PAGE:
Apple, Tech, and Gaming

PowerBook G4 to the Rescue for a Die Hard Pittsburgh Penguins Fan

- 2011.04.09 - Tip Jar

As a Pittsburgh native, I can't say enough about Pittsburgh professional sports. We bleed black and gold.

The Steelers and Penguins are obsessions in my family - even more so as the playoffs arrive, giving fans a lot to cheer about after capturing two Super Bowls and three Stanley Cups in the last two decades! As for the Pirates - well, that's a different story.

Last week, the Tampa Bay Lightning faced the Pittsburgh Penguins in a battle for survival in this year's Stanley Cup Playoffs. The Penguins, still without their top two stars, Sidney Crosby and Evgeni Malkin had defied all odds and arrived as the fourth seed in the NHL's Eastern Conference. Unfortunately, the rabid black and gold fans watched a 3-1 series lead fall apart as Tampa surged back finding ways to capitalize on power play opportunities, while shutting down Pittsburgh's power play. It was do or die with the series tied 3-3, as game 7 ominously loomed over Consol Energy Center.

For the fans in Pittsburgh, there was local coverage, since the game had sold out, but Pens backers across the rest of the country were out of luck unless they had an NHL Center Ice package or decided to purchase the game streaming live from NHL.com using their GameCenter Live™ application.

Since my provider does not have NHL Center Ice, GameCenter Live was my only option to watch the game.

The Mac specifications for GameCenter Live states that it requires a PowerPC G5 with a 1.6 GHz processor, but from past experience I know that most low level G5 applications can run fine on a fast G4, particularly my 12" 1.5 GHz PowerBook G4 with 768 MB of RAM running Mac OS X 10.5.8 Leopard with all updates. Technically, with its incredible processing power my PlayStation 3™ would have been my best option for GameCenter Live and would have brought me the game in full HD, but with the PSN down due to Sony's hacked servers, that was not an option either.

After speaking with the technical support representative at GameCenter Live and confirming my G4 theory before ordering, I decided to give it a shot using the 12" PowerBook. The representative stated that it would not run optimally, but it should work as long as I had a fast broadband connection and Flash Player 10.1 or higher, which I have.

After registering and paying $19.95 for a day pass, I was ready to watch.

The video ran best in the lowest bit rate setting and in Adaptive Mode, which automatically adjusts bit rate based on the capabilities of the system and the current connection speed on the fly (higher bit rates took the frame rate down to a slideshow). The bit rate in Adaptive Mode seemed to be no different than the lowest setting, presumably due to the limitations of the G4, but provided exactly what I expected - watchable video. The frame rate was a bit jumpy at times when the action got fierce, and under such a low bit rate the video was too Pilate to view in full screen on my 32" 720p HDTV, so I had too keep the game in windowed mode. These were minor complaints given the fact that I was watching a game streaming (semi) live that was not being broadcast anywhere in my viewing area - and on a system that the application technically didn't even support! I have to give a big kudos to my 12" PowerBook G4 for handling such a tall order. It certainly came to the rescue when there was no other alternative (aside from my similarly spec'd 1.42 GHz eMac G4).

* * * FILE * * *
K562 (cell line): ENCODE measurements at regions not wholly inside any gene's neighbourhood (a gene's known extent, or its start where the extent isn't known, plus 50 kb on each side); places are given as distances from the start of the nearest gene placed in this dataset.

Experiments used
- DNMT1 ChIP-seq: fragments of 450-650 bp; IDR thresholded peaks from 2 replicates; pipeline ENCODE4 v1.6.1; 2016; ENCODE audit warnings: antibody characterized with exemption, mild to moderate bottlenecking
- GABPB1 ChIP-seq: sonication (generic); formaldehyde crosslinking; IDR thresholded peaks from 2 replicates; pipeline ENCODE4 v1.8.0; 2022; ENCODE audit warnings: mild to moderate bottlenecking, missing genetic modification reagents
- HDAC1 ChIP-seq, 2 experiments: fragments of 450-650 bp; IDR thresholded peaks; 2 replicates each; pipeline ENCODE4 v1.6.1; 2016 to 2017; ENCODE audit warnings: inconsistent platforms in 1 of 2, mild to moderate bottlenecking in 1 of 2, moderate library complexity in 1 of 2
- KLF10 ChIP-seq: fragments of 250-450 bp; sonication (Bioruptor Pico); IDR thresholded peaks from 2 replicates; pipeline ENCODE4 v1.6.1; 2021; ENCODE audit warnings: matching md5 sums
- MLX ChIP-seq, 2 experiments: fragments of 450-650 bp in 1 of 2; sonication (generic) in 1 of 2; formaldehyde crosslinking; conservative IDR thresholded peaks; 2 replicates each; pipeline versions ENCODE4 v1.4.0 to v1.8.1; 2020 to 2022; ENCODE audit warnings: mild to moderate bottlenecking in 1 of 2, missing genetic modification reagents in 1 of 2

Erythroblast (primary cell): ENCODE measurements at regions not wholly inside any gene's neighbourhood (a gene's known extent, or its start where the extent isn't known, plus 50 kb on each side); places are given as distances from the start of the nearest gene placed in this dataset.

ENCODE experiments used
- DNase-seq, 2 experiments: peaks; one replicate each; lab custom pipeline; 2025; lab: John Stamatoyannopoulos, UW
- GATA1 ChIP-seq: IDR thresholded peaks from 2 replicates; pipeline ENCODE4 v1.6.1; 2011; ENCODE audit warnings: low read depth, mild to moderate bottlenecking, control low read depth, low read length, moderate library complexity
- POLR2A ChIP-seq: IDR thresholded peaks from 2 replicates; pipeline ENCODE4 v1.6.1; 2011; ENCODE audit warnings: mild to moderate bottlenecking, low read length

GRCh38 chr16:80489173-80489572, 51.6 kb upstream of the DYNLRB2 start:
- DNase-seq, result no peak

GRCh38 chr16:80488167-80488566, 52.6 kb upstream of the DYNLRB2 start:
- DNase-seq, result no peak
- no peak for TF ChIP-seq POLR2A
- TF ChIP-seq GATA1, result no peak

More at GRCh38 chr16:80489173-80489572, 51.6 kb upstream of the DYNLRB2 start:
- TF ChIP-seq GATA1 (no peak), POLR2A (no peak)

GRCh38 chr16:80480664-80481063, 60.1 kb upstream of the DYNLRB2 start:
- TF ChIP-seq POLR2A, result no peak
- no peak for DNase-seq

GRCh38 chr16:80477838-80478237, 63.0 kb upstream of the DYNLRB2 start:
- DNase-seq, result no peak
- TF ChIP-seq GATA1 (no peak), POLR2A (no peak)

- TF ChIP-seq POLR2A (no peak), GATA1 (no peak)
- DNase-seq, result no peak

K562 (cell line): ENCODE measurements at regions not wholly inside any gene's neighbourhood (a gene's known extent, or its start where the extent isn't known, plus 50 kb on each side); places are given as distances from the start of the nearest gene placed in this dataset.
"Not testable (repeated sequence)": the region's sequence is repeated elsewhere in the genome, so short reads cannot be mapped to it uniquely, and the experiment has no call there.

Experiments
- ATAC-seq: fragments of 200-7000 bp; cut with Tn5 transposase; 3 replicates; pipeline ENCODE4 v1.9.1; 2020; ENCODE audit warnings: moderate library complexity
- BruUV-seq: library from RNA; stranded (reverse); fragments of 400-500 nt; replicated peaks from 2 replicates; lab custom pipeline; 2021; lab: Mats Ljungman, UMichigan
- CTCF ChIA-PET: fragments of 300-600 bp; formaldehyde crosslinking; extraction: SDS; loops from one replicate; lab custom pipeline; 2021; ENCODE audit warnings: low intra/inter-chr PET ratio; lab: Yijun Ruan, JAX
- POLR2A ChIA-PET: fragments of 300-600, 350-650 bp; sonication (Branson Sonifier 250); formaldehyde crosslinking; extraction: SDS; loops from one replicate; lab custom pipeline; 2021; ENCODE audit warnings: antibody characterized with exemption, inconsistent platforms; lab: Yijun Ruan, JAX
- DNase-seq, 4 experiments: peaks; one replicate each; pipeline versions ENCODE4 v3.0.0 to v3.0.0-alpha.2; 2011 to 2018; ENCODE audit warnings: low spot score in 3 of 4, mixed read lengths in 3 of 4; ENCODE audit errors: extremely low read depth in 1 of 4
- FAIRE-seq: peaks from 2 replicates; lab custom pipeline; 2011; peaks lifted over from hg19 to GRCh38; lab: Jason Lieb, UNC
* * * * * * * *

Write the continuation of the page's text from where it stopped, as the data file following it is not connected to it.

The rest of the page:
The two lessons to be learned here are as follows:

Penguins fans are die-hard and will go to extremes like I did to watch a game that is not being televised. With this particular game being a game 7 that could have become a clinching game for the Penguins to advance to the next round, it was must a must see event for anyone with the means.

Slightly lower-end hardware configurations than the minimum specifications called for by a given application may actually work. You just have to experiment or may need to find a workaround (case in point - finding ways to install Leopard on G4s with a clock speed under 867 MHz).

This case study is proof that although pushed to extreme limits, the G4 can still be relevant today in a world of multicore processors.

A few additional notes:

  • Sadly, the Pens were eliminated from the playoffs, falling to the Lighting in a hard fought 0-1 loss, but the game was pure adrenaline and was worth every penny I paid.
  • The Pens surprised everyone in the hockey world working strong as a team unit, winning game after game without their best two offensive players.
  • Flash has never been my favorite video playback format, and without a doubt, it pushed the 1.5 GHz G4 processor to its limit. I never checked the processor load, but I'm sure it was working on overdrive, and the fans in the PowerBook were revved to maximum. Hopefully as streaming video technology changes, we may one day be using a different universal format that is just as deliverable as Flash, but is efficient enough to not tax a lower end processor.

The experience overall was certainly a Low End Mac moment and made me proud to find a way to make things work with a configuration not officially supported by the application I was using. LEM

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Dan Bashur lives in central Ohio with his wife and children. He uses various PowerPC G3 and G4 Macs running Tiger and Leopard. Besides finding new uses for Macs and other tech, Dan enjoys writing (fantasy novel series in the works), is an avid gamer, and a member of Sony's Gamer Advisor Panel. You can read more of Dan Bashur's work on ProjectGamers.com, where he contributes regular articles about the PSP, classic gaming, and ways you can use Sony gaming hardware with your Mac.

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